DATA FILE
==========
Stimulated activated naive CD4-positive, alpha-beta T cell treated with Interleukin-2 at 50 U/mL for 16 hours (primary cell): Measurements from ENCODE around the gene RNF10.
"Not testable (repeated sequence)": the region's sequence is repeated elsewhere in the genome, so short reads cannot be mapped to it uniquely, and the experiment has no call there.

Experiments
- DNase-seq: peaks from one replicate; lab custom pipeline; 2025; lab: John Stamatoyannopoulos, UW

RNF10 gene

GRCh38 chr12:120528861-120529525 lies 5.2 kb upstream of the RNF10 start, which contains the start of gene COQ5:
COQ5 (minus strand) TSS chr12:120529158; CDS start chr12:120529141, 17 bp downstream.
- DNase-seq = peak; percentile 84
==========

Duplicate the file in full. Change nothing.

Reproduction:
Stimulated activated naive CD4-positive, alpha-beta T cell treated with Interleukin-2 at 50 U/mL for 16 hours (primary cell): Measurements from ENCODE around the gene RNF10.
"Not testable (repeated sequence)": the region's sequence is repeated elsewhere in the genome, so short reads cannot be mapped to it uniquely, and the experiment has no call there.

Experiments
- DNase-seq: peaks from one replicate; lab custom pipeline; 2025; lab: John Stamatoyannopoulos, UW

RNF10 gene

GRCh38 chr12:120528861-120529525 lies 5.2 kb upstream of the RNF10 start, which contains the start of gene COQ5:
COQ5 (minus strand) TSS chr12:120529158; CDS start chr12:120529141, 17 bp downstream.
- DNase-seq = peak; percentile 84